The Battle of Ramadi


In April and May 2004, the 4th Marines—the very same units that stormed the beach at Iwo Jima—took heavy losses while engaging insurgents loyal to Saddam Hussein’s Baath Party in heavy fighting for the city of Ramadi.

USA Today posted this report,

On April 6, Lance Cpl. Deshon Otey, 24, of Hardin, Ky., was the sole survivor of an attack on his Humvee that killed seven of his comrades in Echo Company. His only wounds were nightmares, Otey said later. “I always see these guys with turbans. They come up and just start slaughtering all of us,” he said.

A few weeks ago, Otey and three other Marines manning a sniper post died in circumstances that cruelly mirrored his dream.

The Iraqi insurgency has never been more deadly than when it fought Marines in this city April 6. That fighting, all but overlooked in the swirl of violent events that month, may have been the most harrowing street combat since 1993, when U.S. soldiers were nearly overrun and 19 were killed in fighting that stunned America and led to the Clinton administration pulling forces out of Somalia.

In Ramadi, the Marines killed scores of fighters and prevailed. But a dozen Marines were killed and 25 wounded. At four different locations on April 6, Marines were ambushed in coordinated guerrilla attacks that showed a precision and skill never before seen in Iraq.

After learning so many of his fellow Marines had died, “I was in a state of denial,” says Cpl. Travis Friedrichsen, 21, of Denison, Iowa. “I kept saying, ‘What do you mean they’re gone?’ Because I had never heard of that many people getting lost in just one day.”

Unlike fighting in April in Fallujah, 30 miles to the east, and in cities in southern Iraq where U.S. Marines and soldiers battled resistance fighters, the Marines were on the defensive in Ramadi.

“They had some moxie,” says Capt. Kelly Royer, 36, of Orangeville, Calif., commander of Echo Company, which lost 10 men that day, including eight in one ambush. “They hit us in the far west, in the north of our AO (area of operation) and in the far southeast. … Where did this organization come from? Were they always here? Did they come from outside Ramadi?”

The Marines learned later that in setting up the ambush that left eight Marines dead, insurgents warned away local residents that morning by telling them, “Today we are going to kill Americans.”

In a letter to Marine families in April, the commander of the 1,000-man 2nd Battalion of the 4th Marine Regiment, Lt. Col. Paul Kennedy, said fighting in Ramadi was the hardest “this battalion faced in over 30 years. Within the blink of an eye, the situation went from relatively calm to a raging storm.”

Last month, USA Today posted a “look back” by the Magnificent Bastards of the 2nd Battalion, 4th Marines.

Under clear blue skies this past weekend the veterans of the battalion, called the Magnificent Bastards, gathered at Camp Pendleton in California to mark the 10th anniversary of the battle and the battalion’s seven-month deployment. Hundreds of veterans of the battalion as well as families of the fallen gathered Sunday to reunite and reminisce.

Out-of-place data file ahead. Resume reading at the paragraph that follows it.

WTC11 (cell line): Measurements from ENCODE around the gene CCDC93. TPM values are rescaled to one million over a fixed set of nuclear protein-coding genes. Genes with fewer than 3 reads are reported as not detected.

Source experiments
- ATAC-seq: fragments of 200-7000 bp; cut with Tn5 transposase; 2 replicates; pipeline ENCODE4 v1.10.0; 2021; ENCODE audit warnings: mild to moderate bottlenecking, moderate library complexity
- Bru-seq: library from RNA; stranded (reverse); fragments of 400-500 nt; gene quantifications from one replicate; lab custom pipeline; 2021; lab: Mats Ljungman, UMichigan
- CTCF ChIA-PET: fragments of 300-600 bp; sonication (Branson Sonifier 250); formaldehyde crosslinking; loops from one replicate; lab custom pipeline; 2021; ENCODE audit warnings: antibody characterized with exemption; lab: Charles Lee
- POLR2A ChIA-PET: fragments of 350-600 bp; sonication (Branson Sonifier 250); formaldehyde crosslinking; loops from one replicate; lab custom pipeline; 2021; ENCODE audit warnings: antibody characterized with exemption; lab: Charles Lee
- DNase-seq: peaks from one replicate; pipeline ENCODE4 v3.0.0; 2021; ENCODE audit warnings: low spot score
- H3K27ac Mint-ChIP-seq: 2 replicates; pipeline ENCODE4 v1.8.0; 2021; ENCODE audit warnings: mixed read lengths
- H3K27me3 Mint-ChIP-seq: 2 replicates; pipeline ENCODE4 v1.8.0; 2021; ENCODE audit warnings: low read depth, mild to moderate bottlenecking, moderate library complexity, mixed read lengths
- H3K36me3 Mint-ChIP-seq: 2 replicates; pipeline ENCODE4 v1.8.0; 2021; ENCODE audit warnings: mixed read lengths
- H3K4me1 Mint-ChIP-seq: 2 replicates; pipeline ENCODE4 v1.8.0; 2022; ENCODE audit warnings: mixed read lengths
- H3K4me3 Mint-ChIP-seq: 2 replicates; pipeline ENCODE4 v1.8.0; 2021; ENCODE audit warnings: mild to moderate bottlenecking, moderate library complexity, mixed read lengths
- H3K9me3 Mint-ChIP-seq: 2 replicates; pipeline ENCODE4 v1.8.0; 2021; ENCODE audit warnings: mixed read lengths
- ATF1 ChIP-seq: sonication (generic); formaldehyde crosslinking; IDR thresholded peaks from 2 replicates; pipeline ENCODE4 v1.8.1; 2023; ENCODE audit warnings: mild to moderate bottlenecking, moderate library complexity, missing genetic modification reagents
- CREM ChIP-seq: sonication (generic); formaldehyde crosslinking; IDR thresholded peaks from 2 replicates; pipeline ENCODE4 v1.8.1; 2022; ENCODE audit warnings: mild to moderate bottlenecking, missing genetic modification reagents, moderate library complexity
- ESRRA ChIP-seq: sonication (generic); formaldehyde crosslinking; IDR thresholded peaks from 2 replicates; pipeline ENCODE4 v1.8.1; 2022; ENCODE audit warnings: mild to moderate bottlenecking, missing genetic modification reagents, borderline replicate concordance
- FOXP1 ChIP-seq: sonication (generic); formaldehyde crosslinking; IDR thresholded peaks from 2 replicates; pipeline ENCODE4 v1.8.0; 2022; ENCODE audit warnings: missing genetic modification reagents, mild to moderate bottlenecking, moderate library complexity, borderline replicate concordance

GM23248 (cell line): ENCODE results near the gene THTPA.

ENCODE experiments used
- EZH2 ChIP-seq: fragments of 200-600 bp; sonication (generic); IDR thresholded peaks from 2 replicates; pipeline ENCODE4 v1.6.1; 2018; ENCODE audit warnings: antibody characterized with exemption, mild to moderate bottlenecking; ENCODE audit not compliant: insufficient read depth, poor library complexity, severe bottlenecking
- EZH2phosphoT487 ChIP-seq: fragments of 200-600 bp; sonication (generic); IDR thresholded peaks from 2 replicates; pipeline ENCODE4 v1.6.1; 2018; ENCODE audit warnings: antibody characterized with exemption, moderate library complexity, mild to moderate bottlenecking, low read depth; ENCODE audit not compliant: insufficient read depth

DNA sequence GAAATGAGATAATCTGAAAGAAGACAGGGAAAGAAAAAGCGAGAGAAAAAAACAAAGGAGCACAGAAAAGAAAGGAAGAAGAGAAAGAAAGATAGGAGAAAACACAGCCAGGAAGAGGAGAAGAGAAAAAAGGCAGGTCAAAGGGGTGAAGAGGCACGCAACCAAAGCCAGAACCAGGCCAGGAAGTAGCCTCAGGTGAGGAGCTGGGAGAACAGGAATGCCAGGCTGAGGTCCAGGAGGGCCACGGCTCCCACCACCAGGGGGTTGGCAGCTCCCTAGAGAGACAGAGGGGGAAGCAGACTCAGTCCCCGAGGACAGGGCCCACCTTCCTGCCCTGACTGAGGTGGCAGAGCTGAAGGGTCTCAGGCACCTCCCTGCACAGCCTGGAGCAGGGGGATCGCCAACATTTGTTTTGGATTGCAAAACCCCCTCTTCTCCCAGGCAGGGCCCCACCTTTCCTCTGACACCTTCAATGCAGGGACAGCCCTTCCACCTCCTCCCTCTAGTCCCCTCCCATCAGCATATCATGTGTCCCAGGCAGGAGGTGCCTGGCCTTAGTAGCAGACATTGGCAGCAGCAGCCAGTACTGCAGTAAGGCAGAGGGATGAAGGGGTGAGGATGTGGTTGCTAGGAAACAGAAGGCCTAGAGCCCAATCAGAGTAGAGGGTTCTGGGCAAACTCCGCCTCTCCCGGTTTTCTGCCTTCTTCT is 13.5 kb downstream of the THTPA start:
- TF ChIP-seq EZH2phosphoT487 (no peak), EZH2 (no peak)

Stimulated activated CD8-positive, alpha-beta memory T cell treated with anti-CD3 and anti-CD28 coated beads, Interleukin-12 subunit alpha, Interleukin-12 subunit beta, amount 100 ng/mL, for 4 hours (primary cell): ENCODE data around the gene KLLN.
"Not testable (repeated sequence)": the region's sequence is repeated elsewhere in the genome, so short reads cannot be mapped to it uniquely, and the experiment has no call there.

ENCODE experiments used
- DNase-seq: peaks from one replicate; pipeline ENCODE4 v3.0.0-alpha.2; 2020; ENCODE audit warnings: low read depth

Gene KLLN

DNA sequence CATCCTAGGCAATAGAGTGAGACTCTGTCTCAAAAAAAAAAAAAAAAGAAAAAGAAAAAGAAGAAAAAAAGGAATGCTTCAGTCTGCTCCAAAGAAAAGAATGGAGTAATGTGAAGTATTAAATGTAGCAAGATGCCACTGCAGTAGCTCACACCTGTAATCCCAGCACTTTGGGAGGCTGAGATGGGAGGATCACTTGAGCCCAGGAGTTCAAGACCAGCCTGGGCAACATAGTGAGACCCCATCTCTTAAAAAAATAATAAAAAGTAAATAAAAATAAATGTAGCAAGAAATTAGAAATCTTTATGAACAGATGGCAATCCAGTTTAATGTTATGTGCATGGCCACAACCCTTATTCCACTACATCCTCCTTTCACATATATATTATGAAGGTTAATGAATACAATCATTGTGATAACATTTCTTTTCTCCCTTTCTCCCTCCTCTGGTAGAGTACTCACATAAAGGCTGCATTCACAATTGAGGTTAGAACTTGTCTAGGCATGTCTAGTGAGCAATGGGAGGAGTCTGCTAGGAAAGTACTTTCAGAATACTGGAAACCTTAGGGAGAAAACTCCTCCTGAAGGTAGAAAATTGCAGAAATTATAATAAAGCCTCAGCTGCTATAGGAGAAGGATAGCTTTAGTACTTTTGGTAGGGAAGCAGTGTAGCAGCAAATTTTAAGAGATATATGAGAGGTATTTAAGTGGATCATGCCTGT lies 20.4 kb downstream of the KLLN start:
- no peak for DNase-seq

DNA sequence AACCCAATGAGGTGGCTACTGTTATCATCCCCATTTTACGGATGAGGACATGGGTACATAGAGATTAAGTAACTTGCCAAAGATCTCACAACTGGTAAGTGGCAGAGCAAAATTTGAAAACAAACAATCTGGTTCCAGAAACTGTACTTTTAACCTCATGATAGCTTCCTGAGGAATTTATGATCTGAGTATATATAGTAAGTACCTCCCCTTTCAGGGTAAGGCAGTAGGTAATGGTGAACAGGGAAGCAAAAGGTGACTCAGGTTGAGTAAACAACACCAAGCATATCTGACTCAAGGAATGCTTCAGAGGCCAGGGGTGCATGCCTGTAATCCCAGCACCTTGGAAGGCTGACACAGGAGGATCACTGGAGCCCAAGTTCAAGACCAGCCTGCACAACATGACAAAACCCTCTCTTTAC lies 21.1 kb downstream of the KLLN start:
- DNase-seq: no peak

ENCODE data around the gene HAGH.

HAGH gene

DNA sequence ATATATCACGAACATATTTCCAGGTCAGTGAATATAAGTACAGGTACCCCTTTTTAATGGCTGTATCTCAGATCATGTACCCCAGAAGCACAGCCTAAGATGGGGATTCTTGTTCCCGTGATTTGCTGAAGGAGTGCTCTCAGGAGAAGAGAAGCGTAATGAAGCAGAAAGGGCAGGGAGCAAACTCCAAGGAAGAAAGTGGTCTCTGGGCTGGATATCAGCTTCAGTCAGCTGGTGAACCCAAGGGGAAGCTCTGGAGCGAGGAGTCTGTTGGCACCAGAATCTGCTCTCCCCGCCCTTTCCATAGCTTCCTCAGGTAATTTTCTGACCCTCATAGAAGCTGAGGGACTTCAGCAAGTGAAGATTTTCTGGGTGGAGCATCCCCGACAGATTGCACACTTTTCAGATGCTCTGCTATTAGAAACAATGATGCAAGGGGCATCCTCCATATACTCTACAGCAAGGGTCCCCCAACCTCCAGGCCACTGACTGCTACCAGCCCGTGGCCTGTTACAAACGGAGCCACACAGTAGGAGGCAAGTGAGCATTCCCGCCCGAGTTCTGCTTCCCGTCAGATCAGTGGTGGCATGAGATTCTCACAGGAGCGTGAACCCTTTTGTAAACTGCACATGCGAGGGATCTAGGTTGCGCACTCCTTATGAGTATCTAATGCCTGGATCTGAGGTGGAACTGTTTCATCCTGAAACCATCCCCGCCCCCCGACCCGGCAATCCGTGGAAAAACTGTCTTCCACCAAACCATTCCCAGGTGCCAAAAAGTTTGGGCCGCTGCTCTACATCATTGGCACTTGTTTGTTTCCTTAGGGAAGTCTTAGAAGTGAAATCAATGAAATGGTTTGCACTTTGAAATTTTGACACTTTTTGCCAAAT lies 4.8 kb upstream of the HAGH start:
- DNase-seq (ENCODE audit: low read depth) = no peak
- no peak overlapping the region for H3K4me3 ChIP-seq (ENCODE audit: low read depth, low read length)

Many wives and parents heard many stories for the first time, as veterans began opening up about their experiences.

Marines from the battalion had been getting together informally for years but this was the first formal gathering, which started as an idea from some families whose sons were killed in battle there.

Ramadi never dominated the headlines like Baghdad or Fallujah, a nearby city in western Iraq. But it was among the most violent cities in Iraq and played a critical role in ultimately turning the tide against the insurgency.

Only now is the significance of the city coming into historical focus, thanks to veterans who have kept the memories alive.

In memory of those dead Marines, this year on Memorial Day weekend, President Obama licked an ice cream cone.

Meanwhile, Islamic State forces completed their takeover of the city where American blood was spilled.

Obama still says this is Bush’s war.  The current commander-in-chief takes no responsibility for the blood spilled taking Ramadi, or the blood spilled giving it up.  The man’s vanity knows no limits.  Meanwhile, George W. Bush still knows how to act presidential.

Memorial Day is set aside to honor the blood of our fallen warriors.  Obama pays it lip service.

Our Nation will never forget the valor and distinction of the women and men who defend freedom, justice, and peace.  Today, we rededicate ourselves to commitments equal to the caliber of those who have rendered the highest service:  to support our troops with the resources they need to do their jobs; to never stop searching for those who have gone missing or are prisoners of war; to ensure all our veterans have access to the care and benefits they have earned and deserve; and to continue our constant work of building a Nation worthy of the heroes we honor today.

The other 364 days of the year, he’s busy dishonoring those who remain.

(crossposted from sgberman.com)